Let us analyze the cutting methods used for the Russian and Canadian cups. For conveniences purposes, we provide schemes showing three stages of creating a blockhouse by using the Canadian and Russian cups.

When cut

When shrunk 

When contracted

Cutting stage. A freshly built blockhouse is on the building company’s site. The two variants look beautiful: they have minimum spaces and look pleasantly.

Shrinking stage. One or two years passed, during which important changes as a result of shrinking wooden structures took place in the blockhouse, or, to be more exact, in the wooden house on your site. For information purposes: the log diameter gets smaller by 5 to 10% depending on the source humidity of logs in the shrinking process. Forms of cups, spaces in cups and grooves change accordingly. Naturally, cups of both types shrink with additional spaces appearing in the Russian and Canadian cups, log structures being contracted and filling the created spaces.

Contracting stage. Of course, logs cannot “hang up” in the air as was shown at the shrinking stage (the shrinking stage was artificially introduced for your better understanding of the shrinking stage) and they will contract and fill the free space. But this is when the Russian and Canadian cups act differently. In case of the Russian cup, quite large spaces appear after the upper log contracts, which will have to be filled with flax or cotton waste, but in case of the Canadian cup the cut tree marks and a triangular form of the cup will make the created spaces jammed and form a warm, which is quite important, and beautiful overcut place.

A log construction will be produced according to the log house building standards of the International Log Builder’s Association (Canada) and supervised by an engineer responsible for the entire blockhouse. A blockhouse is built within 3 to 4 months, which depends on its design. Afterwards, a roof structure is put up, openings for the electrical system are made, and carpenter elements are checked.

Stage two: blockhouse dismantling and delivery to the installation site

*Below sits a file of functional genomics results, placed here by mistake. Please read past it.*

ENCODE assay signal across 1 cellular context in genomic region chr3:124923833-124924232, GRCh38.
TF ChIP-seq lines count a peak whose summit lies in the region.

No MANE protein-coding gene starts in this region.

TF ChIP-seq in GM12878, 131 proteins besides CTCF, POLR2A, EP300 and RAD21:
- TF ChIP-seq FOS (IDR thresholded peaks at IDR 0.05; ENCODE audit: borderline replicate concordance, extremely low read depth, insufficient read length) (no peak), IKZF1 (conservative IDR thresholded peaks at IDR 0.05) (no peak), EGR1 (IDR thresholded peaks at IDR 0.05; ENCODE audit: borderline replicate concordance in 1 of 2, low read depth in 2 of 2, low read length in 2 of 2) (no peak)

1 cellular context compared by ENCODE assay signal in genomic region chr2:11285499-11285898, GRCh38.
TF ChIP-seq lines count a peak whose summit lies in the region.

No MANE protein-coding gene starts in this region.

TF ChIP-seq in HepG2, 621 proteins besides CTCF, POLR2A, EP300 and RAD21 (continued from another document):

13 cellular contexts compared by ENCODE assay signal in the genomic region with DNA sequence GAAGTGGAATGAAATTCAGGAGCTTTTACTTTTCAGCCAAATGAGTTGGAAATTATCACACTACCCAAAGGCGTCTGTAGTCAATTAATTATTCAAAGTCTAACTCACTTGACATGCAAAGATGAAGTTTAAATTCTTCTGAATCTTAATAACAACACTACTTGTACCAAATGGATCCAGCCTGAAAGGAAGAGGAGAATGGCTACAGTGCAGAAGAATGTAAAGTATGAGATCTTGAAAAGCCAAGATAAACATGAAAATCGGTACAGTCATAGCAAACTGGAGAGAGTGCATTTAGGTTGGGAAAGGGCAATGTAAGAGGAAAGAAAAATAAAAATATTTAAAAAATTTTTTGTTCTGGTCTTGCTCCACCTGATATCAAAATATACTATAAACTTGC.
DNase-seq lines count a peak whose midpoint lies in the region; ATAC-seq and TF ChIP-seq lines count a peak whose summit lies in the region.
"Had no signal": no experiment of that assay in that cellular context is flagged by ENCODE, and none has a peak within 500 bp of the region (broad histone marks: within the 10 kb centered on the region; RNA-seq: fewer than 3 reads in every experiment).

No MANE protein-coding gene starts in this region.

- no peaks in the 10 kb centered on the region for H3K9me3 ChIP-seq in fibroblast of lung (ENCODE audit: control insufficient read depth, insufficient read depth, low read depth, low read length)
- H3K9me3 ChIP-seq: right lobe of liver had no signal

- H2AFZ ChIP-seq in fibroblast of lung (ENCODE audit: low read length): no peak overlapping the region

Once a blockhouse is assembled and the foundations on the site are finished, the blockhouse is treated with bleaching compounds so as to emphasize the wood structure and make it look unique. The blockhouse is dismantled with a crane; each part of it is marked and transported to the assembly site by special trucks. Some parts of the blockhouse are unloaded with a crane on a temporary site near the future house assembly place. Normally, this stage takes 1 to 2 weeks.

Stage three: blockhouse assembly

A blockhouse assembly is an important and responsible stage of building a wooden house. Even a properly produced log house can be spoiled as a result of poor quality assembly, but the wooden house longevity depends a lot on the proper blockhouse assembly technology. This is why a blockhouse is to be assembled only by craftsmen that produced it: qualified and highly experienced carpenters. They will assemble a house in a quality manner, perform the most responsible installation works, and also give their recommendations on how to use the house in the future.

Every log is isolated with natural lax and the blockhouse is re-assembled on the foundation. A waterproofing layer and an oak beam, on which the blockhouse is installed, is put between the blockhouse and the foundation: thanks to this technology wooden houses  stay for a long time period and require no sophisticated maintenance.

Stage four: construction completion and finishing works in the blockhouse

Once all the works are completed and an acceptance act is signed, a warranty period of two years begins. During that period, we offer warranty maintenance services. This is not where our communication with the customer ends. We will still be available for answering any questions you may have concerning the arrangement of the blockhouse, the longevity of which lasts for several generations, providing that its maintenance and current repairs are properly organized.